Many Arab nations, including Saudi Arabia, have long insisted that the price of recognizing Israel must be the creation of a Palestinian state. But over the past decade, that calculus has shifted, as authoritarian leaders weigh negative public opinion toward a relationship with Israel against the economic and security benefits it could offer — and what they might be able to get from the United States in return.
The Biden administration has been pressing for a deal that would establish ties between Israel and Saudi Arabia in exchange for significant concessions to the kingdom. Saudi officials have demanded American security assurances and support for a civilian nuclear program.
Last month, Crown Prince Mohammed bin Salman of Saudi Arabia made his first public reference to the negotiations, saying in a Fox News interview that the talks felt “real” for the first time. And in early October, the kingdom’s newspapers — which operate under limited press freedom — began publishing a spate of columns that were subtly or openly supportive of normalization.
The eruption of violence on Saturday presented a significant challenge to those efforts.
It also made comments by King Abdullah II of Jordan at a conference in New York last month appear prescient: “This belief by some in the region that you can parachute over Palestine — deal with the Arabs and work your way back — that does not work,” he said.
Indeed, some Arab officials and scholars complain that their warnings about normalization deals that do not sincerely address the Israeli-Palestinian conflict have fallen on deaf ears.
Watching the events in Gaza feels like hearing Arabs say “we told you so” to the American president, Khalid al-Dakhil, a prominent Saudi academic, wrote on the social media platform X. “Ignoring what’s right in finding a just solution to the Palestinian cause creates a trap for the region and threatens peace,” he said.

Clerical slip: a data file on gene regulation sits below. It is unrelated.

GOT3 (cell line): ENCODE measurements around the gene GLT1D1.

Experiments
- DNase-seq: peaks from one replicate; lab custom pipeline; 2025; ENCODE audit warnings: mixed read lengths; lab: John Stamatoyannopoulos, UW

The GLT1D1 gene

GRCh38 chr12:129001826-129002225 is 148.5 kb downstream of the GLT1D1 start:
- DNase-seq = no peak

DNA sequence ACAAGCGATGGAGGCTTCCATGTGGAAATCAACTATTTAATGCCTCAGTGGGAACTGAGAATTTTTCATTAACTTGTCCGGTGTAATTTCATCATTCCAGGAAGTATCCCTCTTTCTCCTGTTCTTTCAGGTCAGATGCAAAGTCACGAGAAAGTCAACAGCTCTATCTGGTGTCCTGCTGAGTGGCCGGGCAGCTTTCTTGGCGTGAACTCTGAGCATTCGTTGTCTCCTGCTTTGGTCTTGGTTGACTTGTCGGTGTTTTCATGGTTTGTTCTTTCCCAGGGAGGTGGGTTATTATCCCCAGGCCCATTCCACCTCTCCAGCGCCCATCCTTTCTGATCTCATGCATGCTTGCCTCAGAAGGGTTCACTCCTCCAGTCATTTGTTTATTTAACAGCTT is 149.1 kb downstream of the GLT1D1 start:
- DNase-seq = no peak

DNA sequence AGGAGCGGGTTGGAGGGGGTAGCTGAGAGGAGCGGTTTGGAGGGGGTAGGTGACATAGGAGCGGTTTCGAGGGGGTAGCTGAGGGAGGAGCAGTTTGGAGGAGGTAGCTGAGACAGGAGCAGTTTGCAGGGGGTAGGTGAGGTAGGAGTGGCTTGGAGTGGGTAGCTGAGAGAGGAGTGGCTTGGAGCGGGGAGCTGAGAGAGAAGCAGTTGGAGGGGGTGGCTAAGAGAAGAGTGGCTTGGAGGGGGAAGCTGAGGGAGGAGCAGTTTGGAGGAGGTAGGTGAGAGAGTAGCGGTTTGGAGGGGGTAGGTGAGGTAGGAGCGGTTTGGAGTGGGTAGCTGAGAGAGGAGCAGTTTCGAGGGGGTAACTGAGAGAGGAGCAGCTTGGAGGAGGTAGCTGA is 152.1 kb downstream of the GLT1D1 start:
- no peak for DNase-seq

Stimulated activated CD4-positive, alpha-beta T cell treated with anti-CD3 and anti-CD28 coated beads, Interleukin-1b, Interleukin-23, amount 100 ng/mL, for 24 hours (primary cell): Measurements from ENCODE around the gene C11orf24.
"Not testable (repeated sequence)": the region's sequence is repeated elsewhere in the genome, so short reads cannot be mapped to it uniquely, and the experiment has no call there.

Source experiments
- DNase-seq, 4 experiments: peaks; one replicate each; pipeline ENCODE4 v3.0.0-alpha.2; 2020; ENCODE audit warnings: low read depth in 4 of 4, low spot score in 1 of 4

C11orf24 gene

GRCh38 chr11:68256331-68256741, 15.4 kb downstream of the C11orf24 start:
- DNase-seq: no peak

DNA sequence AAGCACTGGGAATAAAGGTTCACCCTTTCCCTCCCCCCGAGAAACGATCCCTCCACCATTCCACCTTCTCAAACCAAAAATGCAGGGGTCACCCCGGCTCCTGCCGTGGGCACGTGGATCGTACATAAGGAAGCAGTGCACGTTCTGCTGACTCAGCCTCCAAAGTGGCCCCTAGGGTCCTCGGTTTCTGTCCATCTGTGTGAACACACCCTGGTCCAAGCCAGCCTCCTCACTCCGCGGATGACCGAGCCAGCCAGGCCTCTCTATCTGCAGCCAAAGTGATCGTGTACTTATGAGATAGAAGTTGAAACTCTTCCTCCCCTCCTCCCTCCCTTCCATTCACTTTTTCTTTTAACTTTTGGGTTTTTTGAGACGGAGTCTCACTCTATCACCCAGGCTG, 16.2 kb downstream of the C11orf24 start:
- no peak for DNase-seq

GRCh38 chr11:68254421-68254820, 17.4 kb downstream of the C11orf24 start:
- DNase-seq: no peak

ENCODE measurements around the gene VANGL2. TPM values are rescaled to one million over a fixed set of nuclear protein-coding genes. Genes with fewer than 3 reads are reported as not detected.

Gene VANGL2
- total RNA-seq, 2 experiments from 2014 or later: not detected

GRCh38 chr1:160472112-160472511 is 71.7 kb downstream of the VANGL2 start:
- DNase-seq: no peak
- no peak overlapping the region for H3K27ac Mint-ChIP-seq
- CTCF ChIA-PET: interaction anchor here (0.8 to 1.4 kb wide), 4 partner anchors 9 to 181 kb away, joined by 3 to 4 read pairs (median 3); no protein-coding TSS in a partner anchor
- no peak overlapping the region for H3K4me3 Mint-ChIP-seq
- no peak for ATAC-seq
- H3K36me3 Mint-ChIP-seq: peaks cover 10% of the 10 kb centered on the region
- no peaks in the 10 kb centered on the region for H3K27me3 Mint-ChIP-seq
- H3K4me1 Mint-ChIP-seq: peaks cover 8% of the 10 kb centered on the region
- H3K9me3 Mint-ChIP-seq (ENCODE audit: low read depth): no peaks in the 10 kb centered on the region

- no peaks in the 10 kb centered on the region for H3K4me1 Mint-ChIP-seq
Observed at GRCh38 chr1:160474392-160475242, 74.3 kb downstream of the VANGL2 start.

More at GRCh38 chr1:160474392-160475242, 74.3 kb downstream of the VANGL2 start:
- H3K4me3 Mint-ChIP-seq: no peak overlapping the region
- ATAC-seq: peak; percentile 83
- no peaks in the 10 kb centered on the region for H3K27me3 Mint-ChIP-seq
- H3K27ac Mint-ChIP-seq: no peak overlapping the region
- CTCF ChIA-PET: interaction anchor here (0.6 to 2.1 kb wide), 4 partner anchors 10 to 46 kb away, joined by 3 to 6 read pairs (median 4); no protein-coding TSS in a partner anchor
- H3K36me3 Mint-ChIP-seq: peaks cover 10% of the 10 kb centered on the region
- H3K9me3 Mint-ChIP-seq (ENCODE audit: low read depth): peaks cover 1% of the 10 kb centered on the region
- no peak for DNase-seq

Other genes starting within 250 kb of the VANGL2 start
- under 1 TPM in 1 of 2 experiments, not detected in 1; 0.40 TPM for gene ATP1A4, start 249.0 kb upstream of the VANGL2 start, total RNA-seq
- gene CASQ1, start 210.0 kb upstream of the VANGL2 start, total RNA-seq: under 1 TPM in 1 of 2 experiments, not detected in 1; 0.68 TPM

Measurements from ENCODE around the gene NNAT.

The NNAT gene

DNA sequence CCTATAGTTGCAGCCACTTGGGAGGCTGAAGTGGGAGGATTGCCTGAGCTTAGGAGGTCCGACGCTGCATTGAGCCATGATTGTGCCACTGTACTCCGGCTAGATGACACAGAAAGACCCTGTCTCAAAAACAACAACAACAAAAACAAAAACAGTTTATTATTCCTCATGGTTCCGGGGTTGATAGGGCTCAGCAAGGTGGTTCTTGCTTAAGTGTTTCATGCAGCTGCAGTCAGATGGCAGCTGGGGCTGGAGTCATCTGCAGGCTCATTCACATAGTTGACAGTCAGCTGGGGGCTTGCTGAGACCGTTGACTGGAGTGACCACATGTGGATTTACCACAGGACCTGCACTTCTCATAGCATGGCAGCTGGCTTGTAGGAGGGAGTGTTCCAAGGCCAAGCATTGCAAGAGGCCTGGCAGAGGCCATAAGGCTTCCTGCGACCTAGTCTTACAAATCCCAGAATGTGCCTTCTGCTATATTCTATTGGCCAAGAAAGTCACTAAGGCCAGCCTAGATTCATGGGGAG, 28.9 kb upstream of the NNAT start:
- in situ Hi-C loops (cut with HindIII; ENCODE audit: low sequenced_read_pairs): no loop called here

American officials say that normalization is a key step toward a more integrated Middle East, with positive implications for regional security and American defense interests.
“There are really two paths before the region,” Secretary of State Antony J. Blinken said on CBS’s “Face the Nation” on Sunday. “There’s the path of greater integration, greater stability, including, critically, making sure that Israelis and Palestinians resolve their differences, or there’s the path of terror that Hamas is engaged on, that has not improved the lives of a single person.”
He added: “We’ve said from day one that even as we’re working toward normalization between Israel and Saudi Arabia, that can’t be a substitute for resolving the differences between Israelis and Palestinians.”
But many in the region say that normalization feels like a betrayal: a triumph of government and business elites over the will of their people.